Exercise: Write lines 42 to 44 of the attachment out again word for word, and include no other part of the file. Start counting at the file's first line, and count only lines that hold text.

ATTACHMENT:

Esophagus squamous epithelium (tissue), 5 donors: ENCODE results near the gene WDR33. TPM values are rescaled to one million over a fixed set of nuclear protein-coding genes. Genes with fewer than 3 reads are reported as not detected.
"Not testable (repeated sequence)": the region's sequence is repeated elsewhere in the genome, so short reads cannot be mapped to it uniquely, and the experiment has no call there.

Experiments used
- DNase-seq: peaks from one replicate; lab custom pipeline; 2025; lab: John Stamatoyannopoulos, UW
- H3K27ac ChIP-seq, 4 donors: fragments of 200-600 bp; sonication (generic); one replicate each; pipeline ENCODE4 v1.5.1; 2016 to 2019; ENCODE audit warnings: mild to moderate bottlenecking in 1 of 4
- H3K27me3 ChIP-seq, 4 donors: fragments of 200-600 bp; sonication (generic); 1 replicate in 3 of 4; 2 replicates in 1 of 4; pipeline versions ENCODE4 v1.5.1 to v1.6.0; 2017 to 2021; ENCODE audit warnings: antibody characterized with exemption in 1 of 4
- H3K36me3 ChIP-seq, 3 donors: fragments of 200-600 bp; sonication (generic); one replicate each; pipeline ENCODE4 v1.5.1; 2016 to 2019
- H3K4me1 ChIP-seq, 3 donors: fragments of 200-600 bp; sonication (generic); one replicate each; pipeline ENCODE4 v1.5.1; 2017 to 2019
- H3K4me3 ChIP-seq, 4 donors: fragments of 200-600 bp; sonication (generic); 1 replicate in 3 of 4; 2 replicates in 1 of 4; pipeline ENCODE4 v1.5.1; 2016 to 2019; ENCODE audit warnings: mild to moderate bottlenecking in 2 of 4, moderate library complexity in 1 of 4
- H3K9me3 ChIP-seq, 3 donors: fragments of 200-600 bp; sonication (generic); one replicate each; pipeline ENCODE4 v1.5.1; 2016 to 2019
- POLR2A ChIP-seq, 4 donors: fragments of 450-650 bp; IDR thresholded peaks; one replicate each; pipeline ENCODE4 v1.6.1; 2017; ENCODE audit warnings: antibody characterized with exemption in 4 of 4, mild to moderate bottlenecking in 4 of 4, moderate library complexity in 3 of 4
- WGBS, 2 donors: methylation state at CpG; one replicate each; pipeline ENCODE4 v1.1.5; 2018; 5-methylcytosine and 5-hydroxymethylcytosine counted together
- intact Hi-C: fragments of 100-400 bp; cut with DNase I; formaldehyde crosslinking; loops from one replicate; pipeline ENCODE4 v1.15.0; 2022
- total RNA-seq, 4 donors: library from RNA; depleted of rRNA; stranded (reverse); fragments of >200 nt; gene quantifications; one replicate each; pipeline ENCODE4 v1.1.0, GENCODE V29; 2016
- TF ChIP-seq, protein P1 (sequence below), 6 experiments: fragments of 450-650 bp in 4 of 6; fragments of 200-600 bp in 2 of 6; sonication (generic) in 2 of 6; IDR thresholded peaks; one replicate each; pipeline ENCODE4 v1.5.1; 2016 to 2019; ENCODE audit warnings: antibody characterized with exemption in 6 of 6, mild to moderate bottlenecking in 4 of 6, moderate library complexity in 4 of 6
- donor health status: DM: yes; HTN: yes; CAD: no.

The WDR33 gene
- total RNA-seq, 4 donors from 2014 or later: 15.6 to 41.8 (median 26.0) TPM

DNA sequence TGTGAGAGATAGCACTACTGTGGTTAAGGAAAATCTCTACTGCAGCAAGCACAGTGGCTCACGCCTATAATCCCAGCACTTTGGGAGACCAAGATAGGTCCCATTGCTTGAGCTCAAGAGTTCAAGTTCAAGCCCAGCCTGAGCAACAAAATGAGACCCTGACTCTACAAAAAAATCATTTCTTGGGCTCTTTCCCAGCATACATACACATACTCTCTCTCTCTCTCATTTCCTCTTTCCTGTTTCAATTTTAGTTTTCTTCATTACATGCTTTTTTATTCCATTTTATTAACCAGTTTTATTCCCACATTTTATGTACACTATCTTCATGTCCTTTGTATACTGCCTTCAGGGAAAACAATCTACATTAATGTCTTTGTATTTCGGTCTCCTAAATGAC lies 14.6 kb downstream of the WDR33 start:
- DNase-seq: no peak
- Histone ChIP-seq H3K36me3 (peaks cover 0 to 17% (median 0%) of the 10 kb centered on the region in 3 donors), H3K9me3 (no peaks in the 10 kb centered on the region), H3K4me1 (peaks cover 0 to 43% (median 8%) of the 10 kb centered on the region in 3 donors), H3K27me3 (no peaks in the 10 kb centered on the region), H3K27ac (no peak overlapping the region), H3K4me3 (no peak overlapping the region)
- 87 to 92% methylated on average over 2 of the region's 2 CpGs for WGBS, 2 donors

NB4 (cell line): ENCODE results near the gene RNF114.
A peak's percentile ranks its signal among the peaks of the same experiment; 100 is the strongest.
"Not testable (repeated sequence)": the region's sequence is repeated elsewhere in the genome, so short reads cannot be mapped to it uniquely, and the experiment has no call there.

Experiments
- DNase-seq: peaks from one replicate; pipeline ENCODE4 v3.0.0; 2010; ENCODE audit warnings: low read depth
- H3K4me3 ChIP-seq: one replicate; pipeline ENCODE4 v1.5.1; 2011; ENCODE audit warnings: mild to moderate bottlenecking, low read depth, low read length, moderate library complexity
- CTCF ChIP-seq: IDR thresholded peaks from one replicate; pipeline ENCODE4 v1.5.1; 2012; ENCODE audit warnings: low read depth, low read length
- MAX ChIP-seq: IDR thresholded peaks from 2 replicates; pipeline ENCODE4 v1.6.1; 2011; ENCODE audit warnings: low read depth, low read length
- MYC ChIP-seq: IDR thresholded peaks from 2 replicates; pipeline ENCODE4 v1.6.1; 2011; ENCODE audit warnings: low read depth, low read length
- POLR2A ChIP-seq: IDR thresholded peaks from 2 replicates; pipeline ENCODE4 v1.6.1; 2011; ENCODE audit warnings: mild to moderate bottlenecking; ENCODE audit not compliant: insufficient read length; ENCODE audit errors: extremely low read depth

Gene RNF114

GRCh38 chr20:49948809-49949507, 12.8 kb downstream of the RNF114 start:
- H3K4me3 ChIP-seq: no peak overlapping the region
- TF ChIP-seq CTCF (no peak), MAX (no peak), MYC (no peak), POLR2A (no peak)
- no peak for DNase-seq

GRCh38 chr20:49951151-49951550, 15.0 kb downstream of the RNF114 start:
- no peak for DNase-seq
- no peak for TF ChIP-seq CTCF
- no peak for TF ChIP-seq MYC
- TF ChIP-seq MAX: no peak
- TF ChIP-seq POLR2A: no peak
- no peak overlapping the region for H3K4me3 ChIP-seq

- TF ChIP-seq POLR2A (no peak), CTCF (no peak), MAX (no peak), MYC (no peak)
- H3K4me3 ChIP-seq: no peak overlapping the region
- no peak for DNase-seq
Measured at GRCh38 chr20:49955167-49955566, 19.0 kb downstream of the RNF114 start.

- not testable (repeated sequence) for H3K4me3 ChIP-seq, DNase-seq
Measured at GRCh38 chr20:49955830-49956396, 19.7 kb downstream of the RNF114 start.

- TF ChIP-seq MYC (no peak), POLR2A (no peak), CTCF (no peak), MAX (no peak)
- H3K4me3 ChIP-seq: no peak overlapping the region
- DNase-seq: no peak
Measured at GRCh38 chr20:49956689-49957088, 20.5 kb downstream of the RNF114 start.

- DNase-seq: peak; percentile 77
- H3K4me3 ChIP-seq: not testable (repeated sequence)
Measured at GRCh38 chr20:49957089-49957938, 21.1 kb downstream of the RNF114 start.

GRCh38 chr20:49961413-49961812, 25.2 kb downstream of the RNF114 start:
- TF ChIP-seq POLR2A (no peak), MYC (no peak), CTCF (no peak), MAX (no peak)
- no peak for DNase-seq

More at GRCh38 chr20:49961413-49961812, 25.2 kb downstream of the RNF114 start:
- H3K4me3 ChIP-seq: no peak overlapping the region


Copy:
- TF ChIP-seq MAX: no peak
- TF ChIP-seq POLR2A: no peak
- no peak overlapping the region for H3K4me3 ChIP-seq